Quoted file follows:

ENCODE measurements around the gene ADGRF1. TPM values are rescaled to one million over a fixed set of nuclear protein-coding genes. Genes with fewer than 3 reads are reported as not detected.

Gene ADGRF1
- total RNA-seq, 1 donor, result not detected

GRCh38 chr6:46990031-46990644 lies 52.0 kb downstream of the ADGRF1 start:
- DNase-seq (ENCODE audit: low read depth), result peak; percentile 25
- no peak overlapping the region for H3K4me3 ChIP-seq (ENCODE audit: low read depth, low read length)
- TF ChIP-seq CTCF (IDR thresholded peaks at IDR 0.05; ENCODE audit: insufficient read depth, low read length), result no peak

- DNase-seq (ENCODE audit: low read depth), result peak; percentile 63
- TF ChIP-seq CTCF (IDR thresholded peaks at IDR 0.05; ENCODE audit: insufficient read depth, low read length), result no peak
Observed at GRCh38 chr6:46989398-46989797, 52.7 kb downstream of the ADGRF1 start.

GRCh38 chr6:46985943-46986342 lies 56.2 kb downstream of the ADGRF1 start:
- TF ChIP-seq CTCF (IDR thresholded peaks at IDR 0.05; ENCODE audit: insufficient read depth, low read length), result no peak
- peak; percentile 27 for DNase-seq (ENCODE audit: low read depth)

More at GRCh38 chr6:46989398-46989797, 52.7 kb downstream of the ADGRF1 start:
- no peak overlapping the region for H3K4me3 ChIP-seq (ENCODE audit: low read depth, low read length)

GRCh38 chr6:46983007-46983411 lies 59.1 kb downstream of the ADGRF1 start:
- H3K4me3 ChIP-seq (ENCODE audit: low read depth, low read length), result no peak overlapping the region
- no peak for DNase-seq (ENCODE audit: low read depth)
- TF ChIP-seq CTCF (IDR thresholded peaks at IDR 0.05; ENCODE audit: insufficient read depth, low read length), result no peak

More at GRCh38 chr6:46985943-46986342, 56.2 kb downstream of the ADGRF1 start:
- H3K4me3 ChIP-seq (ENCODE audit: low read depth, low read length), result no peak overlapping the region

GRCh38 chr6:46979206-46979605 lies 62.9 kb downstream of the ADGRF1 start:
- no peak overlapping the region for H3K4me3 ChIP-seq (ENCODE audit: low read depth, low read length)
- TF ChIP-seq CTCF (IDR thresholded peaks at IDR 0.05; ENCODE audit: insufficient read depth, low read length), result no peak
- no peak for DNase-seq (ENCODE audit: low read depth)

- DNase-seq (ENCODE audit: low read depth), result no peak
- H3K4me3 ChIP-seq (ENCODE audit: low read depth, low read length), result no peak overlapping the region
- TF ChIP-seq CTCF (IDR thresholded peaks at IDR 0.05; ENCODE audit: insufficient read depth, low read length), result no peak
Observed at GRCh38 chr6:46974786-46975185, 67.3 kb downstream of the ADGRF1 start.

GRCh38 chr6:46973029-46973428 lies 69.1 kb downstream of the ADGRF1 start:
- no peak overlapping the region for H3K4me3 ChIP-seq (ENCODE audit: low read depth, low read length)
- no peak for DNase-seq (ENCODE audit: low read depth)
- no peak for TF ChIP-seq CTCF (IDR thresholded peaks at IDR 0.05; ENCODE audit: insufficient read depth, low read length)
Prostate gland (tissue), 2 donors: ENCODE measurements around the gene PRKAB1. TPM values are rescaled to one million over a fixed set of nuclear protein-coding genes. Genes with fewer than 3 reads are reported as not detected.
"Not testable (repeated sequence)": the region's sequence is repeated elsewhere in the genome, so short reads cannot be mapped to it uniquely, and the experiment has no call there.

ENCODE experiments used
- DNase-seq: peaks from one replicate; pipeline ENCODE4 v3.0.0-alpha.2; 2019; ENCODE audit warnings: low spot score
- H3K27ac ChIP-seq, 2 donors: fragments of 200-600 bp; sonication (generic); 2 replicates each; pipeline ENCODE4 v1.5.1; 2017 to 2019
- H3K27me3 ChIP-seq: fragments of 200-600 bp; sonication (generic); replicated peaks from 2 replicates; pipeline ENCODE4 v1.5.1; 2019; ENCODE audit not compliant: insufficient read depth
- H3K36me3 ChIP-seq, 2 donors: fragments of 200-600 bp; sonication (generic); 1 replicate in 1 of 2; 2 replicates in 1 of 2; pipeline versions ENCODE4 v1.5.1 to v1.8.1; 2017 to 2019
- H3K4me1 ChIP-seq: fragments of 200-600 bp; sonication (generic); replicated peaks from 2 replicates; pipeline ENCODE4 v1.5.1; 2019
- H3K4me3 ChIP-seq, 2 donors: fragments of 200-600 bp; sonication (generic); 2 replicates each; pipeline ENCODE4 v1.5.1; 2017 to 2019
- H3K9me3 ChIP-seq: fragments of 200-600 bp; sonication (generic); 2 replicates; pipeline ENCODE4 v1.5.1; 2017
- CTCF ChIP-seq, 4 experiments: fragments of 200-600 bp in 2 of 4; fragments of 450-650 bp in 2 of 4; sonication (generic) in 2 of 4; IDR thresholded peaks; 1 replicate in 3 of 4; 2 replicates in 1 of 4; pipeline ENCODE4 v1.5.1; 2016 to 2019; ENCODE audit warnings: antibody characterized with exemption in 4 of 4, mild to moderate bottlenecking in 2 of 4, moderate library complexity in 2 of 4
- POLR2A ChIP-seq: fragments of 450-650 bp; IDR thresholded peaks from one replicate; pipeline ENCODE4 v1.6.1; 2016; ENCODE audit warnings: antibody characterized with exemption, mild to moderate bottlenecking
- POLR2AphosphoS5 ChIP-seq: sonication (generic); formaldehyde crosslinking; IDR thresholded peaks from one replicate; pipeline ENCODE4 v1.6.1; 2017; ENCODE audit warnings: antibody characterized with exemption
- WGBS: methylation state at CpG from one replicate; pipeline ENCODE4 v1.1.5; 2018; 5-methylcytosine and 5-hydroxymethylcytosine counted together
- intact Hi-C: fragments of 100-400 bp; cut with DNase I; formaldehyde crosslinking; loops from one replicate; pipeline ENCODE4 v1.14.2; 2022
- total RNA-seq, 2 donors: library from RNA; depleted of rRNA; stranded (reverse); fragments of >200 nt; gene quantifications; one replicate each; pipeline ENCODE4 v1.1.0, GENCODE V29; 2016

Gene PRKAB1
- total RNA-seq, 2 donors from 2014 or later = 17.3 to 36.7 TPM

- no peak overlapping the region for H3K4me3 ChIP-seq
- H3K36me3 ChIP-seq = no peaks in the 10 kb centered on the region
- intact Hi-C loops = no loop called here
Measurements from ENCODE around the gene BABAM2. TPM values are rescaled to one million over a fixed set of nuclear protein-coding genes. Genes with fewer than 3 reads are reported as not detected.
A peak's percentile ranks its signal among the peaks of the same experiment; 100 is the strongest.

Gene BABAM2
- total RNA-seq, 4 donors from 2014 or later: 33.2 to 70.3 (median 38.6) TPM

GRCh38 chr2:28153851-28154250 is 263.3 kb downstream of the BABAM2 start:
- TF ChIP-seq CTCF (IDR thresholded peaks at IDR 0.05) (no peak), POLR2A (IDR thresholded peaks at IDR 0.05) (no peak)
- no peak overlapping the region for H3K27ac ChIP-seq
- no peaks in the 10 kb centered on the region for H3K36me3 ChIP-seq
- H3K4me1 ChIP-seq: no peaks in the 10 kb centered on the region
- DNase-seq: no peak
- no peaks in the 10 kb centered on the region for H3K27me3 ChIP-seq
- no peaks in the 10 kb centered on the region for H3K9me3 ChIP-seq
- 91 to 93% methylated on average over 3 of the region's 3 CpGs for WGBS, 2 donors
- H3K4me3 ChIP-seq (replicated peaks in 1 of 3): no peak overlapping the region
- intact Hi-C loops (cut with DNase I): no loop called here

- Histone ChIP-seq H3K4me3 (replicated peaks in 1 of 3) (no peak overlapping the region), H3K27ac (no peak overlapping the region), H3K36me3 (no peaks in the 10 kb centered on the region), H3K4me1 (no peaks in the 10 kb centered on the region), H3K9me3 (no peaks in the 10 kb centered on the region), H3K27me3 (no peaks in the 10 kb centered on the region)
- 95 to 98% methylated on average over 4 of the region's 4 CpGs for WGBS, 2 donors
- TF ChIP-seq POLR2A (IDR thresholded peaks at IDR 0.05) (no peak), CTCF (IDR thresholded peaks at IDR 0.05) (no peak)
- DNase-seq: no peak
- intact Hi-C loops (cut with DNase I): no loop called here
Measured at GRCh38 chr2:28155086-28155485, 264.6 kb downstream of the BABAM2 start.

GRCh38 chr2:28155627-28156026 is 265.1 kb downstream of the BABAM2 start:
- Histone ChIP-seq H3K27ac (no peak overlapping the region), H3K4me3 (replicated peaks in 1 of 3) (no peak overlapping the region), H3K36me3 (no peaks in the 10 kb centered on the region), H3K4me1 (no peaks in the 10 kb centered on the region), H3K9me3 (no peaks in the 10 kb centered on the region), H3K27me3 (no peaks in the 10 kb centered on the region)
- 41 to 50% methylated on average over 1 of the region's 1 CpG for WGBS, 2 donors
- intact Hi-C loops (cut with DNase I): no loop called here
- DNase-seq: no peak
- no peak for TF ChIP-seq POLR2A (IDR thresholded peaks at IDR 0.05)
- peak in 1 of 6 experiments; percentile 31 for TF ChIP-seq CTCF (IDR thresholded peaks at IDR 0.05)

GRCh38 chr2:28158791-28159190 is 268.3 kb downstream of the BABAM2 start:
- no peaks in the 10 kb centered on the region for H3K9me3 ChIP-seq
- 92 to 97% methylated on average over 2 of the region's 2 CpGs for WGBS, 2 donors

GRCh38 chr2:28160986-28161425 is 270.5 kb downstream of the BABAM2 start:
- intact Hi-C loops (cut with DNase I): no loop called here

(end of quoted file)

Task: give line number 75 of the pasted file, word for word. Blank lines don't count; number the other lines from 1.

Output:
Measured at GRCh38 chr2:28155086-28155485, 264.6 kb downstream of the BABAM2 start.